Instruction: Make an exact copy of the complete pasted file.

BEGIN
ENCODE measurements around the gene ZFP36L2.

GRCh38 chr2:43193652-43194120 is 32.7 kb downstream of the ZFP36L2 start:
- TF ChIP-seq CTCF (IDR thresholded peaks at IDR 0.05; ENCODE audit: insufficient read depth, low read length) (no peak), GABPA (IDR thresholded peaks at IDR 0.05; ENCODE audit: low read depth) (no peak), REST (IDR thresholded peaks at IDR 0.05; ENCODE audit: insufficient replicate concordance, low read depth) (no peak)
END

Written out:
ENCODE measurements around the gene ZFP36L2.

GRCh38 chr2:43193652-43194120 is 32.7 kb downstream of the ZFP36L2 start:
- TF ChIP-seq CTCF (IDR thresholded peaks at IDR 0.05; ENCODE audit: insufficient read depth, low read length) (no peak), GABPA (IDR thresholded peaks at IDR 0.05; ENCODE audit: low read depth) (no peak), REST (IDR thresholded peaks at IDR 0.05; ENCODE audit: insufficient replicate concordance, low read depth) (no peak)